MARION, Ala. (AP) — Here, in what’s left of the Old South’s plantation region, the descendants of slaves who picked cotton and worked the dark soil are praying differently since Donald Trump moved into the White House.

During Barack Obama’s eight years in office, folks who gathered for Bible studies or Sunday worship worried that someone would try to kill the nation’s first black president, and they asked God to protect him. Today, those worshippers are asking the Almighty to instill Trump with a kind heart and give him understanding for people far outside the world of Manhattan real estate or reality TV.

“We’re asking for him to be compassionate,” said Frances Ford, 60, a nurse who leads a nonprofit program that works with needy people in Marion, the seat of Perry County, one of the poorest places in the impoverished 11-state region known as the Black Belt — originally for the dark color of its soil and later for its high percentage of black residents.

With more than 600 counties stretching from southern Virginia to east Texas, the Black Belt was wealthy when cotton was king. But, as a study from the University of Georgia and North Carolina State University found, it eventually became the nation’s largest contiguous pocket of poverty. High unemployment, poor education, declining population and persistent health problems are the norm.

Black residents here were energized by hope when Obama was elected — Perry County went so far as to declare an annual holiday in his honor — but the start of Trump’s term has been marked by skepticism, anxiety and fear, feelings that are growing for many black Americans nationwide as they struggle to connect with the president.

Trump promised his policies would benefit African-Americans and predicted he’d win the black vote. He didn’t: About 8 percent of black voters nationwide supported him.

And Trump hasn’t done anything since to make blacks feel more comfortable about his time in the White House, said Camille Charles, a sociologist at the University of Pennsylvania.

Trump tangled on Twitter with civil rights icon Rep. John Lewis of Georgia. He later threatened to “send in the feds” to address Chicago’s gun violence — a nod to his classification of “inner cities” that many blasted as racist during the campaign. On the first day of February, Black History Month, Trump was slammed for praising abolitionist Frederick Douglass, who died in 1895, as someone “who’s done an amazing job and is being recognized more and more.” Two weeks later, he asked a black journalist to help arrange a meeting with black lawmakers, and many balked at his suggestion that the parties must know each other because of their shared race.

Trump’s nomination of Jeff Sessions for attorney general created waves especially in Alabama. Opponents attacked Sessions, the state’s junior senator and once its top prosecutor, over allegations that he’d joked about the Ku Klux Klan and addressed a black U.S. attorney as “boy,” and they railed against his record on civil rights and policing. But Sessions was confirmed.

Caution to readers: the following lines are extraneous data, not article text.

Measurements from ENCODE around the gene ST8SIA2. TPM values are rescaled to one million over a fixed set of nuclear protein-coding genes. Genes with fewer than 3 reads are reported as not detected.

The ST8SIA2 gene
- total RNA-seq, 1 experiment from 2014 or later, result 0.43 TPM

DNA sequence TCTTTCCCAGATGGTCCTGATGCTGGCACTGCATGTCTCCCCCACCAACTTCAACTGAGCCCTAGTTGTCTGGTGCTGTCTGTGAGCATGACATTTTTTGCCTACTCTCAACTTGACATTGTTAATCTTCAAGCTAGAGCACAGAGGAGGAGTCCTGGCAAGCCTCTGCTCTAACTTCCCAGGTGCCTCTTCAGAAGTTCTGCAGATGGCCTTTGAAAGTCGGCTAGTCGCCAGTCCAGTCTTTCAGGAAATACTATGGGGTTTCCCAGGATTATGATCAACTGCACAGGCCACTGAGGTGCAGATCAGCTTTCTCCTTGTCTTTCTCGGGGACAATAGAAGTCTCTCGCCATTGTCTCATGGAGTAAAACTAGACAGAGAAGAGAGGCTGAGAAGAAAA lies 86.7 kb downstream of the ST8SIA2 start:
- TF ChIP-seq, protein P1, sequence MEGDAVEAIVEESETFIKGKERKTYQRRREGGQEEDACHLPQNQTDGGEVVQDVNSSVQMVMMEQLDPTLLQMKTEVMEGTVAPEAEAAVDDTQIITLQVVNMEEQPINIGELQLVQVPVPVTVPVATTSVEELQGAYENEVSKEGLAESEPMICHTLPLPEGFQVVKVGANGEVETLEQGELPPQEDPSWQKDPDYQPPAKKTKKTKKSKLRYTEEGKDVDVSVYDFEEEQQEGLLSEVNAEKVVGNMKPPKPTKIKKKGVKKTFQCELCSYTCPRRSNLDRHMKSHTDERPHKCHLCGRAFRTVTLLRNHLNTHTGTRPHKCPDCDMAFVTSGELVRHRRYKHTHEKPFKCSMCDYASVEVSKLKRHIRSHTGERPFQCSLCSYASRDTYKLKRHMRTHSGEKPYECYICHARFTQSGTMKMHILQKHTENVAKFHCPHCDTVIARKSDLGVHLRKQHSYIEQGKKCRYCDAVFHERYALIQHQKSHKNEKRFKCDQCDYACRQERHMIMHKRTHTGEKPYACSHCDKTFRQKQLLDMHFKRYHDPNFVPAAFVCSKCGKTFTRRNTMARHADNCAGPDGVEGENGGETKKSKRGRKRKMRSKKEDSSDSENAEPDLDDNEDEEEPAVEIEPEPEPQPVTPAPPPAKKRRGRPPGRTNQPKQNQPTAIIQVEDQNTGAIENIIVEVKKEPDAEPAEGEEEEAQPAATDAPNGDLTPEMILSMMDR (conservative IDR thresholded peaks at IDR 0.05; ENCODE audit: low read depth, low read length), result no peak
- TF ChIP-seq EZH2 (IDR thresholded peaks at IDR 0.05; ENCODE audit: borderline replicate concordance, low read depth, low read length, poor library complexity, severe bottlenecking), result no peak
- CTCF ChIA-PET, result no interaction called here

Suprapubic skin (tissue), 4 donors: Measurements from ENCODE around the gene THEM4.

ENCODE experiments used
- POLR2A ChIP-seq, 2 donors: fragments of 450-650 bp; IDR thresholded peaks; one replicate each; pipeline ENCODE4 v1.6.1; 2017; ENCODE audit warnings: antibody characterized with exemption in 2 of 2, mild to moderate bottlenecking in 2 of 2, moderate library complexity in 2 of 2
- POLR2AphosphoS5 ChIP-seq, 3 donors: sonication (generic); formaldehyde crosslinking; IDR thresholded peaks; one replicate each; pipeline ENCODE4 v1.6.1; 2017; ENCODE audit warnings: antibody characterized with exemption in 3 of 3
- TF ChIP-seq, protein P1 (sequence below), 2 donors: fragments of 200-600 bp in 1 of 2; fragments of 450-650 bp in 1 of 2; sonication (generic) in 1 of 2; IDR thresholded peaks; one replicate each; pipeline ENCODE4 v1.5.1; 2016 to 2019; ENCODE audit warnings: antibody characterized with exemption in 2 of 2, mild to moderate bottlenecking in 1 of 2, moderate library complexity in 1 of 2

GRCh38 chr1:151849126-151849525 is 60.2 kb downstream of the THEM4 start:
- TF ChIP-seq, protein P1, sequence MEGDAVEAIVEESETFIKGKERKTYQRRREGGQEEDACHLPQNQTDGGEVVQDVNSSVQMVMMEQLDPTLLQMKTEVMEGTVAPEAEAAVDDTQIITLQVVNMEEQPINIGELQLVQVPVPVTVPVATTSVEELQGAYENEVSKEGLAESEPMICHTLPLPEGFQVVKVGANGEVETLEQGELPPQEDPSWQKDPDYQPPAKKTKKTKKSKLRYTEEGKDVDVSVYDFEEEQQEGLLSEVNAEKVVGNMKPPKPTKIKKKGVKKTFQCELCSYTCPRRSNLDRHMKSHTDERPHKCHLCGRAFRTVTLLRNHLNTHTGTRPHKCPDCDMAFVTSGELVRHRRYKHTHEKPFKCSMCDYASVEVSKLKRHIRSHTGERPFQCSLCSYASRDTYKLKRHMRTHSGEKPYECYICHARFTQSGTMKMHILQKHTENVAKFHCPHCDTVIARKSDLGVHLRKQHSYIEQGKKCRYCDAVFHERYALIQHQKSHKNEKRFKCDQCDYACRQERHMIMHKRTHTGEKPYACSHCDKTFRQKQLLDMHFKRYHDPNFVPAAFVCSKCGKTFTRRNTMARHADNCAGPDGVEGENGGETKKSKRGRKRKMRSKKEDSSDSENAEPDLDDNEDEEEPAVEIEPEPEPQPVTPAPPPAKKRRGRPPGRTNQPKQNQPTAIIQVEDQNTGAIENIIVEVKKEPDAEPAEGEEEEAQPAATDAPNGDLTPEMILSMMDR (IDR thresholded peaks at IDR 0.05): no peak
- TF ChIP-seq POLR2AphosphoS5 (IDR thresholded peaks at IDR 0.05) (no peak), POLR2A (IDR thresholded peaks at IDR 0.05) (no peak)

So the prayers of the people in Marion and the concerns of the Black Belt are “broadly held,” sociologist Charles said.

They worry Trump will slash health care and disability-compensation programs that help keep people afloat in areas where thriving businesses and good jobs are few. The Black Belt has yet to recover from the end of the plantation economy — antebellum mansions stand as relics of the wealth the region once celebrated.

“When your whole city or your whole economy is based on surviving on the backs of someone else, then it’s going to eventually give out,” said native Mary Cosby Moore, 58, who serves as the circuit court clerk in Marion. “So, you look at other ways of trying to fill those gaps. We’re still trying to fill that gap.”

For all the excitement of Obama’s election, his tenure didn’t bring much real change to the region. More people have health insurance than they used to, and unemployment is down, just like in other parts of the country. But winding highways are still lined with abandoned homes and failed businesses.

Standing outside a long-closed store in Perry County, Percy Walker said the whole region feels left behind.

“The only reason people come to town now is for funerals, and they leave as soon as they’re over ’cause there’s nothing to do and nowhere to stay,” said Walker, 64, the son of sharecroppers.

County residents credit Obama with trying to help, particularly through his trademark federal law to expand health insurance coverage. But the county still lacks a hospital and has Alabama’s highest poverty rate. With jobs so scarce, the population fell by nearly 9 percent in the last five years.

Residents who remain love the slow pace and beautiful countryside, but they say part of the problem is an exodus of young people seeking jobs elsewhere. Moore, the clerk, has seen it in her own two children: Her son is an attorney in New York; her daughter commutes to Selma to work in a Social Security office. And residents don’t yet know whether they can trust Trump to change anything.

“He’s a little too hot for the position. He puts his mouth in motion before his mind is in gear,” said store owner Homer King, 58, whose ancestors belonged to white plantation owners.

Few blacks here voted for Trump — Perry County is 30 percent black, 70 percent white, and the president received 26 percent of the total vote. Still, in spite of Trump’s win, the county held its annual Obama holiday just after the election. King grins at the memory of the parade and says the holiday brings a feeling of shared accomplishment for electing the nation’s first black president.

But King, like others, is still praying for Trump.

“Really, what else can we do?” he said.

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